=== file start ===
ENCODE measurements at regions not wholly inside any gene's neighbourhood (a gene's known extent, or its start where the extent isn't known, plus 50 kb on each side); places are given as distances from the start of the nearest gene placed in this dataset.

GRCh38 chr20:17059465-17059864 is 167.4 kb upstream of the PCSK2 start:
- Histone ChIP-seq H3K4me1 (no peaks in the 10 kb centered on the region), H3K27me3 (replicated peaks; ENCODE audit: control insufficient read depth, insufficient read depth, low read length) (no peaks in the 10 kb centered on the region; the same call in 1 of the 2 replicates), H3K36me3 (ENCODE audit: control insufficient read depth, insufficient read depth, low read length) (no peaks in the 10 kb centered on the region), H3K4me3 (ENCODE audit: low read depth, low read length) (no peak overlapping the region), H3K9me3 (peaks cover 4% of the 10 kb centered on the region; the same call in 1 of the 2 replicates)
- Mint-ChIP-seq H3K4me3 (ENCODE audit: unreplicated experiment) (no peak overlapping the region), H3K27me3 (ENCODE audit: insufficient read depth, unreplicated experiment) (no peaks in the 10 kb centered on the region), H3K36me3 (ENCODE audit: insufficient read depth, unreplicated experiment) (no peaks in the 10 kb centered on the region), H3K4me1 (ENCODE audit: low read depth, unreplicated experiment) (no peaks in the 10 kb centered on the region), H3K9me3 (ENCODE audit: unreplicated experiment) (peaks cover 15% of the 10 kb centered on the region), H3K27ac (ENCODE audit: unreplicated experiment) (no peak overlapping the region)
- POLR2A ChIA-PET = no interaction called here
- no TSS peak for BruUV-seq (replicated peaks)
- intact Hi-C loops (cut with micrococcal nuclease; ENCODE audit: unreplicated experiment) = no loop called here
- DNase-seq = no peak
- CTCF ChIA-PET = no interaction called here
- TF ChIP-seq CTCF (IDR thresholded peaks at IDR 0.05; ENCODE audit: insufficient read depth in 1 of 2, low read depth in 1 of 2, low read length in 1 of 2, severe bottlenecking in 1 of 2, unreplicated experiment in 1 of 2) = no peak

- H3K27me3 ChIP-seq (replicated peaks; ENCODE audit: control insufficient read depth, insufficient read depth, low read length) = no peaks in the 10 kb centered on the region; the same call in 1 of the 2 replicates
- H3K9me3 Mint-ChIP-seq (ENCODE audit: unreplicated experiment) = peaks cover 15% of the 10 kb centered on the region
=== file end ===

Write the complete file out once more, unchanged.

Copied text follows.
ENCODE measurements at regions not wholly inside any gene's neighbourhood (a gene's known extent, or its start where the extent isn't known, plus 50 kb on each side); places are given as distances from the start of the nearest gene placed in this dataset.

GRCh38 chr20:17059465-17059864 is 167.4 kb upstream of the PCSK2 start:
- Histone ChIP-seq H3K4me1 (no peaks in the 10 kb centered on the region), H3K27me3 (replicated peaks; ENCODE audit: control insufficient read depth, insufficient read depth, low read length) (no peaks in the 10 kb centered on the region; the same call in 1 of the 2 replicates), H3K36me3 (ENCODE audit: control insufficient read depth, insufficient read depth, low read length) (no peaks in the 10 kb centered on the region), H3K4me3 (ENCODE audit: low read depth, low read length) (no peak overlapping the region), H3K9me3 (peaks cover 4% of the 10 kb centered on the region; the same call in 1 of the 2 replicates)
- Mint-ChIP-seq H3K4me3 (ENCODE audit: unreplicated experiment) (no peak overlapping the region), H3K27me3 (ENCODE audit: insufficient read depth, unreplicated experiment) (no peaks in the 10 kb centered on the region), H3K36me3 (ENCODE audit: insufficient read depth, unreplicated experiment) (no peaks in the 10 kb centered on the region), H3K4me1 (ENCODE audit: low read depth, unreplicated experiment) (no peaks in the 10 kb centered on the region), H3K9me3 (ENCODE audit: unreplicated experiment) (peaks cover 15% of the 10 kb centered on the region), H3K27ac (ENCODE audit: unreplicated experiment) (no peak overlapping the region)
- POLR2A ChIA-PET = no interaction called here
- no TSS peak for BruUV-seq (replicated peaks)
- intact Hi-C loops (cut with micrococcal nuclease; ENCODE audit: unreplicated experiment) = no loop called here
- DNase-seq = no peak
- CTCF ChIA-PET = no interaction called here
- TF ChIP-seq CTCF (IDR thresholded peaks at IDR 0.05; ENCODE audit: insufficient read depth in 1 of 2, low read depth in 1 of 2, low read length in 1 of 2, severe bottlenecking in 1 of 2, unreplicated experiment in 1 of 2) = no peak

- H3K27me3 ChIP-seq (replicated peaks; ENCODE audit: control insufficient read depth, insufficient read depth, low read length) = no peaks in the 10 kb centered on the region; the same call in 1 of the 2 replicates
- H3K9me3 Mint-ChIP-seq (ENCODE audit: unreplicated experiment) = peaks cover 15% of the 10 kb centered on the region